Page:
This post will show some work in the nursery. The time of the year is mid-June,so the work on the buttonwoods is timed just right.
This is a giant buttonwood that was actually the top of a tree collected by my friend Erik Wigert. He took the top and rooted it in his mist house.
The trunk is about the circumference of a soccer ball (football for the rest of the world) .
The angle I have the pic tilted is the original planting angle. I then propped it up.
I had already defoliated it. Note the undulations and hollows in the trunk. This is how a mature, non-stunted buttonwood grows. It is very juniper-ish in that it will have channels of growth that go from the roots to the foliage. The advantage is, if one side is damaged, the other side won’t die. The wood is also persistent, unlike other broadleaf trees, with a tremendously dense grain structure with plenty of oils in it. It can be polished (burnished) without the use of a lacquer; as when using it for furniture and such.
The cool thing about the buttonwood is it’s ability to put out roots from anywhere on its trunk. This is how Erik was able to make this log into a viable tree. The problem is,there is no nebari (that would be the root spread to the uninitiated ). This is why I have the rock. I am literally propping the tree up with it.
With most buttonwoods the lack of a nebari is not crucial; they tend to be more driftwood than not and a bit abstracted in design. Most buttonwood are battered, naturally dwarfed little trees with twists and turns, odd angles and lots of deadwood. The hurricanes have beaten them down, knocked them over, stripped the bark off the trunk and basically just brutalized them. These stunted ones live in the Florida Keys usually. Mary Madison is the expert yamadori collector of them. She is known as the ” Buttonwood Queen”.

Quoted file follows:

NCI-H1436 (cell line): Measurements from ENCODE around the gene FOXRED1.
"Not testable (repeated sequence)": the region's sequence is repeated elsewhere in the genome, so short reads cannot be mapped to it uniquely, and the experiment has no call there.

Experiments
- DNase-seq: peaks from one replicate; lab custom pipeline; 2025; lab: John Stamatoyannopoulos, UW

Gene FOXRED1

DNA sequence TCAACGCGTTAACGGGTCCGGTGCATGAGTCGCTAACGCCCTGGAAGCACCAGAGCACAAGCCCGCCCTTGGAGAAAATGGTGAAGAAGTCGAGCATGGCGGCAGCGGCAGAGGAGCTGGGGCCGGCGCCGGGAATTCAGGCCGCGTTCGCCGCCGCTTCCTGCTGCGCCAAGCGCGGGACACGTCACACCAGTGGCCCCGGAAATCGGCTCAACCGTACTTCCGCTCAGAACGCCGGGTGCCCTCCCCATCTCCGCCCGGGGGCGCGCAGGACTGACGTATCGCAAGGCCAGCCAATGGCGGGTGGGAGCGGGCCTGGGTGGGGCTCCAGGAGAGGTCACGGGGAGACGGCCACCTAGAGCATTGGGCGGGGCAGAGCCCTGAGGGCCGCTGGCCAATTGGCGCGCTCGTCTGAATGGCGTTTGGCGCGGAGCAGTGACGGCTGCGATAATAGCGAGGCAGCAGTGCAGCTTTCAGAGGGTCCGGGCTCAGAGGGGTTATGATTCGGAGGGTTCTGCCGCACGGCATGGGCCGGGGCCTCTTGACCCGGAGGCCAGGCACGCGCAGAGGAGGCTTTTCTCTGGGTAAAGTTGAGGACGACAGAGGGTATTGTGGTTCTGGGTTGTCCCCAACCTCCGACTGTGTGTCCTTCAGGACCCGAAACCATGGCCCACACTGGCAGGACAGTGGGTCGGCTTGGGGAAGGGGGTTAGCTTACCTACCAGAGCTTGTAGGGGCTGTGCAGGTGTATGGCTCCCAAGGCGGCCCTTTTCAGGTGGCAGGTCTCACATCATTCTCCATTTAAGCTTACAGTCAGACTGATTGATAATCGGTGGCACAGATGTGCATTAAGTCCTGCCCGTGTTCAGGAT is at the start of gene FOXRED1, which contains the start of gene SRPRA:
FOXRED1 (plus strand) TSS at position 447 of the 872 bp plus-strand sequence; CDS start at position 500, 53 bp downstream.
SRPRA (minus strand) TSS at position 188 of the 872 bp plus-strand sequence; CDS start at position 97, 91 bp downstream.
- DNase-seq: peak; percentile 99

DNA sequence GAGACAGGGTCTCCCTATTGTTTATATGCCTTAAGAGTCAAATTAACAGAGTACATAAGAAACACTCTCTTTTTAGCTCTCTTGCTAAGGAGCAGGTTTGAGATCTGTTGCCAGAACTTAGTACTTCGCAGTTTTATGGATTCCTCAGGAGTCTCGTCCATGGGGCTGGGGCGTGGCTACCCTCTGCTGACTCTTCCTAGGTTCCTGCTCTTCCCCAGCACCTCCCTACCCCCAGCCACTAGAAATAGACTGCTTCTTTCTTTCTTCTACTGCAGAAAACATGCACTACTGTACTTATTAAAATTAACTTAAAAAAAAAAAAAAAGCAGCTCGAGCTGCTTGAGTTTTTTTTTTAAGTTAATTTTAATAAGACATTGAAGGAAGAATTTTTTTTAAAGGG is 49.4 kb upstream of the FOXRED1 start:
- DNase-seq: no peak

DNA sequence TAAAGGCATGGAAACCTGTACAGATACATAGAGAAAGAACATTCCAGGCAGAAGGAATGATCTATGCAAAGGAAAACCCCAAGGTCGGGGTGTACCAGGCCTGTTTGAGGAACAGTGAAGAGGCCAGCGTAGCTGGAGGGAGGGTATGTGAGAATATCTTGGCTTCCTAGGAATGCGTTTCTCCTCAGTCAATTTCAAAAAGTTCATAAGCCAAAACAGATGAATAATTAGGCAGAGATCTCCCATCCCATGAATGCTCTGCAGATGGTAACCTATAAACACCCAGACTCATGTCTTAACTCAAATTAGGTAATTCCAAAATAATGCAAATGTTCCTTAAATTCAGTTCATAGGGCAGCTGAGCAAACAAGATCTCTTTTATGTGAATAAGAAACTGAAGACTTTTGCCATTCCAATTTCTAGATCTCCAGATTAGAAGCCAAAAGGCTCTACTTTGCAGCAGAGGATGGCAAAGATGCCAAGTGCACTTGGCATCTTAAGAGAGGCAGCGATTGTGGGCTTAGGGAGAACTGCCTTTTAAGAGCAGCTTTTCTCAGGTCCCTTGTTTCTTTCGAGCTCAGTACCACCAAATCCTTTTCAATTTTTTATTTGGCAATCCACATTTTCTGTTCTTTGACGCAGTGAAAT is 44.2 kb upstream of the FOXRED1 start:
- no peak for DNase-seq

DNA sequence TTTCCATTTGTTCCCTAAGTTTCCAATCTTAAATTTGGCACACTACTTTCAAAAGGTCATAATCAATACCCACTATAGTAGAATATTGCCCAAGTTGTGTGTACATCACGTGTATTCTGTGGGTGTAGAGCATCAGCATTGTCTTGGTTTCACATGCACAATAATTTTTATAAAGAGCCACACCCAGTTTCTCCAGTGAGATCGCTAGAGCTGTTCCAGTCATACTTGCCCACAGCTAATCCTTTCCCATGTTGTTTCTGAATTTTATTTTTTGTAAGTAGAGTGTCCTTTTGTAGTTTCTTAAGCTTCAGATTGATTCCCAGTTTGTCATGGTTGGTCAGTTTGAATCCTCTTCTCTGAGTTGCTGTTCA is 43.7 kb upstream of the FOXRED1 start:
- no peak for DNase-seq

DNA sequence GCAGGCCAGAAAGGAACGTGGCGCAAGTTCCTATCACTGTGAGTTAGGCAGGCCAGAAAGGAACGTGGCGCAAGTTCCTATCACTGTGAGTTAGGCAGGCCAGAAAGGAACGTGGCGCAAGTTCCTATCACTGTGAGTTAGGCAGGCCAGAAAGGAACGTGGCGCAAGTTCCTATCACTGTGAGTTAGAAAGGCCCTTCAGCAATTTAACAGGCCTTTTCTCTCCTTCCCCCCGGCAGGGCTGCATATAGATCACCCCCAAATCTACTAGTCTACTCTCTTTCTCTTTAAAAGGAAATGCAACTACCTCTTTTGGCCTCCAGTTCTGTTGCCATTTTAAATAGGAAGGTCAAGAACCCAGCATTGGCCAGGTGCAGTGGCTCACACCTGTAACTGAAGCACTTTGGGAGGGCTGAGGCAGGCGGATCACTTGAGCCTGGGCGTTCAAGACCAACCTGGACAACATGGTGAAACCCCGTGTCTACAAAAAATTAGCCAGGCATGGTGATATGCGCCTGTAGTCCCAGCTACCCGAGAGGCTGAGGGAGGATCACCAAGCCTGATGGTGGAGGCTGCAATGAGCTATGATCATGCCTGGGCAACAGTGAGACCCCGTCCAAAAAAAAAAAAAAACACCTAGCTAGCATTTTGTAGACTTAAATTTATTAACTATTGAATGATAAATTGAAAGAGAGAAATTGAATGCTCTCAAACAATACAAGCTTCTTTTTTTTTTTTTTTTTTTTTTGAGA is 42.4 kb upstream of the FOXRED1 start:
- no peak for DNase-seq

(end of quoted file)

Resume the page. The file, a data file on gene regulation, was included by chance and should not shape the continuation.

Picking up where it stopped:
This is a particularly famous tree by Paul Pikel. If you do an image search for “buttonwood bonsai” you can see the progression of this tree. I believe he has done a YouTube video on it as well.
Ok, now, more pictures, less talk.
The deadwood. It does have an aged look to it but the carving is not natural so I will re-carve it. In August. In the sun. ( maybe not in the sun but it will be in the heat). I’ll leave that for another post though.
Here it is cut back and wired a bit. What is not evident from the picture (which is why we should view trees in person and not in books) is, the branching makes it appear to fall away. Which is not good in bonsai design. A tree should appear to tower over you.
A note on repotting a buttonwood. The roots are a bit like al dente pasta. Very brittle. The repot is usually just a process of reducing the mass and putting fresh soil around the root ball. There is no “combing out” the roots. If you tried this they would probably just break off at the trunk. At least, this is my experience. They do need to be repotted though. It is amazing the vigor this will induce in the tree.
Now, to do an out of season repot.
Ulmus parviflora. Chinese elm.
No ramification. To develop an elm it is important to repot every year. Once the roots touch the side of the pot the top growth will slow or stop.
This tree is very chinese in approach. The movement is a little better than the the classic “s” shape. But it was a gift so I should develop it to its potential.
This pic shows the extreme root bound state it’s in. Those long thick encircling roots are the trees way of seeking for water.
I can’t treat the tree as I would in February But I did trim those big roots and scuffed the root ball.